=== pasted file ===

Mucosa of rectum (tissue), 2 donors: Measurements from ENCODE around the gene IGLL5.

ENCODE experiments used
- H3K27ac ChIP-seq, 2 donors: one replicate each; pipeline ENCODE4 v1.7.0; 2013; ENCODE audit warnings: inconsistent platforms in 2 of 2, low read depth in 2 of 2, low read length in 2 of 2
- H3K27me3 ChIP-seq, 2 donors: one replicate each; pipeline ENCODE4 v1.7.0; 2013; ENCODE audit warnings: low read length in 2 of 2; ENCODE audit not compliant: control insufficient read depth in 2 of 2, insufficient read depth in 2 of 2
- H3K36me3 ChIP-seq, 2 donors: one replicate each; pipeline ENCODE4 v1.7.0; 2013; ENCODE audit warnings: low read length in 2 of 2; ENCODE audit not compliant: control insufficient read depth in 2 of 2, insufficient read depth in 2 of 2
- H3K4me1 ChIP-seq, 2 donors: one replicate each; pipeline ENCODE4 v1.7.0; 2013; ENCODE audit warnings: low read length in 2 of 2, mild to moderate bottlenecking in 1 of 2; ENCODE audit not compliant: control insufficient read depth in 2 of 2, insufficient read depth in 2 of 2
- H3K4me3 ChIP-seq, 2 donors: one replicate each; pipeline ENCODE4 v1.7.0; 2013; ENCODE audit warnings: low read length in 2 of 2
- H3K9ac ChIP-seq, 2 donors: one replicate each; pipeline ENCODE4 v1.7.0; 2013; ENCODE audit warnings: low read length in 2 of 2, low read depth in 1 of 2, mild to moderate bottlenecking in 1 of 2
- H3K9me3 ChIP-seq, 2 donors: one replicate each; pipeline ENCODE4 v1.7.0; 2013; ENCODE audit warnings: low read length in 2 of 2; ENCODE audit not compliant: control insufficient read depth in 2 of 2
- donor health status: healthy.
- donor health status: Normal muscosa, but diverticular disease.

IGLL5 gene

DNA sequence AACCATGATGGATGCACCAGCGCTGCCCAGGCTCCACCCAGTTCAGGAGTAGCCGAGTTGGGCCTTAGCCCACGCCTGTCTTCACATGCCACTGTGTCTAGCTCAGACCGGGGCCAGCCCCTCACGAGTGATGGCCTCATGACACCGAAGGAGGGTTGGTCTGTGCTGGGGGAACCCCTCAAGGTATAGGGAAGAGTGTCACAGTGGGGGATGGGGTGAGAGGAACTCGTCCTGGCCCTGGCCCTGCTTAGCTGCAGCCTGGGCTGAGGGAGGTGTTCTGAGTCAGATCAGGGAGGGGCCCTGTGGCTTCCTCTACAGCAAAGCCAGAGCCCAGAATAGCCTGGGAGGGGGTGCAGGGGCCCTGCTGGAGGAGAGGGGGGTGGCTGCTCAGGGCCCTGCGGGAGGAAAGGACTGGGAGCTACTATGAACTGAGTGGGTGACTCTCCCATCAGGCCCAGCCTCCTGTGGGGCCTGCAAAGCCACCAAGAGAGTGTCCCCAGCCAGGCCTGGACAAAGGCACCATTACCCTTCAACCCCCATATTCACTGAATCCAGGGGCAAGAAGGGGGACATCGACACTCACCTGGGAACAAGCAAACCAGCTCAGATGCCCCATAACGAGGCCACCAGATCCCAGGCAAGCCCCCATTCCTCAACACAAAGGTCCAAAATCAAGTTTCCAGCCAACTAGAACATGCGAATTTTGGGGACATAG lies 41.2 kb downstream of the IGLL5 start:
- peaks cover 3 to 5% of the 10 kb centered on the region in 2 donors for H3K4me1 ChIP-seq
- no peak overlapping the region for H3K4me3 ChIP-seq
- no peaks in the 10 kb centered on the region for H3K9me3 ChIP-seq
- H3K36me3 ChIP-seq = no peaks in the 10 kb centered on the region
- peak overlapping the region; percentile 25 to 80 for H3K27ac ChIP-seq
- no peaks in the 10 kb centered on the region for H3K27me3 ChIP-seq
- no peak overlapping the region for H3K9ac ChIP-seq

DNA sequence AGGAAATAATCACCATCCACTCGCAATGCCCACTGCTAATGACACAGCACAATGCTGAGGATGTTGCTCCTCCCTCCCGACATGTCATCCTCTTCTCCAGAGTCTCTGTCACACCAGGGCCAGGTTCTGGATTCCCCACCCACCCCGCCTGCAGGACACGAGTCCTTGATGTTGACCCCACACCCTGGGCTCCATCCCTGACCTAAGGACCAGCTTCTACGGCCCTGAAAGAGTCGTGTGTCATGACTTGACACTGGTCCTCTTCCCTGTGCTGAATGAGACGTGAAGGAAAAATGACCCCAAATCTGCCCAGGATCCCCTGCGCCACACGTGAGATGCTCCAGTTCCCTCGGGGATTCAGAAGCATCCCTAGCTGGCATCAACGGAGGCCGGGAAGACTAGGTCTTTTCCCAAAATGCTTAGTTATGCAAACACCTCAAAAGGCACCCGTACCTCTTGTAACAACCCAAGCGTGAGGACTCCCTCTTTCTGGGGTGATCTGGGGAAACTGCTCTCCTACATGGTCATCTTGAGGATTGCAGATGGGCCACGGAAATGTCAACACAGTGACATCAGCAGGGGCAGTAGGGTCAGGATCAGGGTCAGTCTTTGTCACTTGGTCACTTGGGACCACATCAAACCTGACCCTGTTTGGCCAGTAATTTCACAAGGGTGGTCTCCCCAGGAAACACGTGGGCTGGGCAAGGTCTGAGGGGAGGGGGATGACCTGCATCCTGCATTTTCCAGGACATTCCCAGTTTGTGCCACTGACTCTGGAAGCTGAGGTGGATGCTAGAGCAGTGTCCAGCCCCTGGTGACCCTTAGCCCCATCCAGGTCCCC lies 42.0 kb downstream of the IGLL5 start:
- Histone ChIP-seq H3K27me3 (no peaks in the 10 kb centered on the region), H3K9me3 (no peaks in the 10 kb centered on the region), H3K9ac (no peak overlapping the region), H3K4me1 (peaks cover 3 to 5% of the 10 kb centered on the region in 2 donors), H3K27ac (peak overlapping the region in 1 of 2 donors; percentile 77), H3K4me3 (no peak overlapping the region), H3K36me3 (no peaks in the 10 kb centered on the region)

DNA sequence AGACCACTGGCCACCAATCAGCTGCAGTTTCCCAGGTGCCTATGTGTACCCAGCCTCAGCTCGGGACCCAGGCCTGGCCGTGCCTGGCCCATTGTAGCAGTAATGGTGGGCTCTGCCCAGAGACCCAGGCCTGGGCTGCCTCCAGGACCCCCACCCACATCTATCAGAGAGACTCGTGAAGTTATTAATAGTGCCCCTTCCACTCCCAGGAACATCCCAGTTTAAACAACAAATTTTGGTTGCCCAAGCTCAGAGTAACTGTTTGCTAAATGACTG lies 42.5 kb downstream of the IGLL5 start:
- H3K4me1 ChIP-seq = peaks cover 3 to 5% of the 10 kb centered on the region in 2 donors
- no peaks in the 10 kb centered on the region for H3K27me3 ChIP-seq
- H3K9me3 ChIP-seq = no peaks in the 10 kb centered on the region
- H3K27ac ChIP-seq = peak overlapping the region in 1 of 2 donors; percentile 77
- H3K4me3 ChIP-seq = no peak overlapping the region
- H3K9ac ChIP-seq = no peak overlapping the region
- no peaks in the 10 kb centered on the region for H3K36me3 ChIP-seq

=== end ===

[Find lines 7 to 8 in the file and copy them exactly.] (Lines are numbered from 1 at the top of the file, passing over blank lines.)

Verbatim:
- H3K4me3 ChIP-seq, 2 donors: one replicate each; pipeline ENCODE4 v1.7.0; 2013; ENCODE audit warnings: low read length in 2 of 2
- H3K9ac ChIP-seq, 2 donors: one replicate each; pipeline ENCODE4 v1.7.0; 2013; ENCODE audit warnings: low read length in 2 of 2, low read depth in 1 of 2, mild to moderate bottlenecking in 1 of 2